60. 60. Case Study 3 A 56-year-old woman noticed a rapidly enlarging lump at the base of her neck approximately 2 weeks ago. She presented with hoarseness and 10-lb weight loss. Laryngoscopy revealed a paralyzed right vocal cord. A CT scan of the neck showed a 7-cm neck mass originating from the thyroid causing displacement and compression of the trachea. A CT scan of the chest revealed numerous pulmonary nodules. Needle biopsy of the neck mass was consistent with anaplastic thyroid cancer. Which of the following treatment options would you now recommend? a. Surgical debulking followed by chemoradiotherapy b. Radioactive iodine c. Start sorafenib 400 mg twice daily d. No therapy e. Radiofrequency ablation of thyroid tumor and lung metastases
  61. 61. Case Study 3 A 56-year-old woman noticed a rapidly enlarging lump at the base of her neck approximately 2 weeks ago. She presented with hoarseness and 10-lb weight loss. Laryngoscopy revealed a paralyzed right vocal cord. A CT scan of the neck showed a 7-cm neck mass originating from the thyroid causing displacement and compression of the trachea. A CT scan of the chest revealed numerous pulmonary nodules. Needle biopsy of the neck mass was consistent with anaplastic thyroid cancer. Which of the following treatment options would you now recommend? a. Surgical debulking followed by chemoradiotherapy b. Radioactive iodine c. Start sorafenib 400 mg twice daily d. No therapy e. Radiofrequency ablation of thyroid tumor and lung metastases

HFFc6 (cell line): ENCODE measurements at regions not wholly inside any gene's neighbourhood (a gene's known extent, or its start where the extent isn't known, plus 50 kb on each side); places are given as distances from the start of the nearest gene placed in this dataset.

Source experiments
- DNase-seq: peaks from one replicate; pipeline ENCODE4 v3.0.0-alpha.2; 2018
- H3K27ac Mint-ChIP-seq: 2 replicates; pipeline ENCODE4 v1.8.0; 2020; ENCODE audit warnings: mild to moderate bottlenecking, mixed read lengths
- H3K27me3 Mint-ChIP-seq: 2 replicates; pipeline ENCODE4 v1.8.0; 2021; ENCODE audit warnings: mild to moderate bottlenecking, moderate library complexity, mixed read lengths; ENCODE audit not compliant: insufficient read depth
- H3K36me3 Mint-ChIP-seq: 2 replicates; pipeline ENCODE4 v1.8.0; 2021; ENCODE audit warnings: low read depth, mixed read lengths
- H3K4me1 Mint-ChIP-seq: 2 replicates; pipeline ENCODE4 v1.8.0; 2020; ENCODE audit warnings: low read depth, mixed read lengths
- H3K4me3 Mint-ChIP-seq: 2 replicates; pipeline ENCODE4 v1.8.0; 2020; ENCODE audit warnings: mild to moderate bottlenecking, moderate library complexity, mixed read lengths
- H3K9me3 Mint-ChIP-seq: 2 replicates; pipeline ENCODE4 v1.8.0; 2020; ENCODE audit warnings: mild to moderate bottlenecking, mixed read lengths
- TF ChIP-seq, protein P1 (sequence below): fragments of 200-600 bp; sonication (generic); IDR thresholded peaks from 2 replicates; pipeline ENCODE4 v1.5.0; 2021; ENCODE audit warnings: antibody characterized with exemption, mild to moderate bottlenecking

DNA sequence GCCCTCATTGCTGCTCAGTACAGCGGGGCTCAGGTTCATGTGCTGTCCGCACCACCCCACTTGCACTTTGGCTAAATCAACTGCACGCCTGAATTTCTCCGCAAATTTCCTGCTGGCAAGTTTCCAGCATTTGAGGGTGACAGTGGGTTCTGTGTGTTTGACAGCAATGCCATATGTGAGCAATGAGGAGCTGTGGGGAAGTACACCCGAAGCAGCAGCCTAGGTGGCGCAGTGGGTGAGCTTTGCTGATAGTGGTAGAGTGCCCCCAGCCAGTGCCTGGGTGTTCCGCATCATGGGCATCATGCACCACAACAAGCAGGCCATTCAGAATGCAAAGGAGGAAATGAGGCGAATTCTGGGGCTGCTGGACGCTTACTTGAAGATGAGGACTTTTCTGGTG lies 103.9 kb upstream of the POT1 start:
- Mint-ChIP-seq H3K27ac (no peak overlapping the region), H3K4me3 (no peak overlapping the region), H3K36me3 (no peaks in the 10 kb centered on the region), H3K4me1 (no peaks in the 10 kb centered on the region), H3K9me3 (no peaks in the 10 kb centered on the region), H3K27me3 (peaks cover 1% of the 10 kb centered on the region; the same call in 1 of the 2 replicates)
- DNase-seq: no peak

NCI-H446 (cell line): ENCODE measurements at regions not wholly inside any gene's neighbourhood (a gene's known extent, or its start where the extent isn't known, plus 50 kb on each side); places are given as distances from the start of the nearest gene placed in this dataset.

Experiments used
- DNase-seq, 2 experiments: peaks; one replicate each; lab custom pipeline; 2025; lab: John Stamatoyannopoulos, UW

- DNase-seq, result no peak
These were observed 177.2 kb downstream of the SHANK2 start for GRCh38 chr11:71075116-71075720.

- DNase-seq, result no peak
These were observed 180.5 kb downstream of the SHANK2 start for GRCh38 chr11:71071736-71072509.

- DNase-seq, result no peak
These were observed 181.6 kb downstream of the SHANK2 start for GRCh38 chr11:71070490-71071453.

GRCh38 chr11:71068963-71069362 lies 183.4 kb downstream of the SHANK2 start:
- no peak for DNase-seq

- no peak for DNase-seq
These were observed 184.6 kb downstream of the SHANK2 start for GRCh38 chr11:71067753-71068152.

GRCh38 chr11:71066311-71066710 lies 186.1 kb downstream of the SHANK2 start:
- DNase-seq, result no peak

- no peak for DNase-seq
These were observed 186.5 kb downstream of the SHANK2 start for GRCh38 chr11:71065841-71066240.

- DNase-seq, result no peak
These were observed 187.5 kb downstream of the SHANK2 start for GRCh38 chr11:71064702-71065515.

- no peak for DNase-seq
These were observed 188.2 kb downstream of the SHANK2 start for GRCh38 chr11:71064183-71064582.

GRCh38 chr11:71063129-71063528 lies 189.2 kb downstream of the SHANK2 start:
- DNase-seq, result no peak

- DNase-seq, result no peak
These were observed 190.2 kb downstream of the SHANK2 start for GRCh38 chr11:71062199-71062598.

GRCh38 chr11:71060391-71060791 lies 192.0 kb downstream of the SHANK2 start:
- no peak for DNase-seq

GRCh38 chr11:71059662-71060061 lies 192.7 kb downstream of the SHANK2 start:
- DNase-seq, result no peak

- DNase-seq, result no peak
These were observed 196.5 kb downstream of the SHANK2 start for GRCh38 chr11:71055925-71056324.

62. 62. Case Study 3: Correct Answer Rationale ▶ ATC is very aggressive with early distant metastasis and poor prognosis. Fortunately, it is also quite rare ▶ Surgical debulking to prevent airway compromise is standard of care, irrespective of the presence of metastatic disease. To reduce or—if possible—eradicate regional disease and prevent or delay recurrence, radiotherapy or concurrent chemoradiotherapy is used ▶ Sorafenib appears to have minimal activity in this disease and may be tried in an attempt to control systemic disease but should not be used as initial treatment ▶ ATC is not RAI avid, thus patients are not candidates for RAI treatment ▶ Radiofrequency ablation of primary or metastatic lesions is considered experimental and should not be used if more established frontline therapy is possible
  63. 63. Key Takeaways ▶ Targeted therapy has transformed the treatment of metastatic thyroid cancer ▶ Sorafenib and lenvatinib approved for RAI-refractory DTC ▶ Vandetanib and cabozantinib approved for MTC ▶ Thyroid cancer is an active area of investigation and treatment options should multiply in coming years
  64. 64. Audience Q&As